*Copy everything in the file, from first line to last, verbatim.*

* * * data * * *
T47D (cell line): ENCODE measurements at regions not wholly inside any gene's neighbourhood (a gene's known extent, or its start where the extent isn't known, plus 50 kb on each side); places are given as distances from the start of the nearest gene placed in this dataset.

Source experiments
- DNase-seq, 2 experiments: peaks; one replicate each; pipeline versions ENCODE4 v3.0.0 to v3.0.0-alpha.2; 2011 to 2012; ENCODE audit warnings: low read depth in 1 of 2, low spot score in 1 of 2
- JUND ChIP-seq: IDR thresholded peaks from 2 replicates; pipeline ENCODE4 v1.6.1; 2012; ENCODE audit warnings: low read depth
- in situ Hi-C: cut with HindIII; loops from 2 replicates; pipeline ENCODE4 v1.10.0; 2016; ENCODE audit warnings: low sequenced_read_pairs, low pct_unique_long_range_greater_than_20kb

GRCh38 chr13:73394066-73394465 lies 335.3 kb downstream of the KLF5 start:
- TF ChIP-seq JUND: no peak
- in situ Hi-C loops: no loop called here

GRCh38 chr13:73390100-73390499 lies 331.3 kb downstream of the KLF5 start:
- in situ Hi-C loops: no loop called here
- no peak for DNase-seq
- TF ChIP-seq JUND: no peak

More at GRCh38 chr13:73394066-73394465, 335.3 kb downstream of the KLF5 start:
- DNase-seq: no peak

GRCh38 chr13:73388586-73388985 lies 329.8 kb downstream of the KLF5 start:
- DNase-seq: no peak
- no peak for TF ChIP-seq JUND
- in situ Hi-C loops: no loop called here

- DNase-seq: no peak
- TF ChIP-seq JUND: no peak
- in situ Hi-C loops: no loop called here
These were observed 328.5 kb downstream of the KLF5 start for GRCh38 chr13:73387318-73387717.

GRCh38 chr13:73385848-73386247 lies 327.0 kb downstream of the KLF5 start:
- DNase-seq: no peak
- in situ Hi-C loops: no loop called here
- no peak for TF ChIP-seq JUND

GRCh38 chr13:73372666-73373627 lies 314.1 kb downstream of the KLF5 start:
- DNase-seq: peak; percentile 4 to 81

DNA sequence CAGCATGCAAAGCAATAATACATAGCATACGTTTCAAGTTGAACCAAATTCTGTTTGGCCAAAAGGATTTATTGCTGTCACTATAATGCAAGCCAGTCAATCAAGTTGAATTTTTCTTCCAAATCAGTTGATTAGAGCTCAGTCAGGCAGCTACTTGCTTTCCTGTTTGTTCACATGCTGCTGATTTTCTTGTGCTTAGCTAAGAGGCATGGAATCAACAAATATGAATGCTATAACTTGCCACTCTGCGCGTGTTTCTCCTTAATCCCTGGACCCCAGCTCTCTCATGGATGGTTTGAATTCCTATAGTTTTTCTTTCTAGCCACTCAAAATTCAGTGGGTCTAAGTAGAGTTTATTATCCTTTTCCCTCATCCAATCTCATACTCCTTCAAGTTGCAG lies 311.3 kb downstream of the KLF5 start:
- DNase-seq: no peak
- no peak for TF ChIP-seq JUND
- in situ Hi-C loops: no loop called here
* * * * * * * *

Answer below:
T47D (cell line): ENCODE measurements at regions not wholly inside any gene's neighbourhood (a gene's known extent, or its start where the extent isn't known, plus 50 kb on each side); places are given as distances from the start of the nearest gene placed in this dataset.

Source experiments
- DNase-seq, 2 experiments: peaks; one replicate each; pipeline versions ENCODE4 v3.0.0 to v3.0.0-alpha.2; 2011 to 2012; ENCODE audit warnings: low read depth in 1 of 2, low spot score in 1 of 2
- JUND ChIP-seq: IDR thresholded peaks from 2 replicates; pipeline ENCODE4 v1.6.1; 2012; ENCODE audit warnings: low read depth
- in situ Hi-C: cut with HindIII; loops from 2 replicates; pipeline ENCODE4 v1.10.0; 2016; ENCODE audit warnings: low sequenced_read_pairs, low pct_unique_long_range_greater_than_20kb

GRCh38 chr13:73394066-73394465 lies 335.3 kb downstream of the KLF5 start:
- TF ChIP-seq JUND: no peak
- in situ Hi-C loops: no loop called here

GRCh38 chr13:73390100-73390499 lies 331.3 kb downstream of the KLF5 start:
- in situ Hi-C loops: no loop called here
- no peak for DNase-seq
- TF ChIP-seq JUND: no peak

More at GRCh38 chr13:73394066-73394465, 335.3 kb downstream of the KLF5 start:
- DNase-seq: no peak

GRCh38 chr13:73388586-73388985 lies 329.8 kb downstream of the KLF5 start:
- DNase-seq: no peak
- no peak for TF ChIP-seq JUND
- in situ Hi-C loops: no loop called here

- DNase-seq: no peak
- TF ChIP-seq JUND: no peak
- in situ Hi-C loops: no loop called here
These were observed 328.5 kb downstream of the KLF5 start for GRCh38 chr13:73387318-73387717.

GRCh38 chr13:73385848-73386247 lies 327.0 kb downstream of the KLF5 start:
- DNase-seq: no peak
- in situ Hi-C loops: no loop called here
- no peak for TF ChIP-seq JUND

GRCh38 chr13:73372666-73373627 lies 314.1 kb downstream of the KLF5 start:
- DNase-seq: peak; percentile 4 to 81

DNA sequence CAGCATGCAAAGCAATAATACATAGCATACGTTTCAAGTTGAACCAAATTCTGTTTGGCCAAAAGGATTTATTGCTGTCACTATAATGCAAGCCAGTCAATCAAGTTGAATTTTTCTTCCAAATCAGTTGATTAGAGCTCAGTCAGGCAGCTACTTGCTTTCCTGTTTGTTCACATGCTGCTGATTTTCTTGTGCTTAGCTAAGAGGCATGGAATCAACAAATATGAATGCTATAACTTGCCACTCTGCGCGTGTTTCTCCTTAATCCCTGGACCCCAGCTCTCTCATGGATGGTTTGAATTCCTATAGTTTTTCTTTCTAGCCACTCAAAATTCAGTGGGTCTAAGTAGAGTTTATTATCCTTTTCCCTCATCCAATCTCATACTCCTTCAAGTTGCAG lies 311.3 kb downstream of the KLF5 start:
- DNase-seq: no peak
- no peak for TF ChIP-seq JUND
- in situ Hi-C loops: no loop called here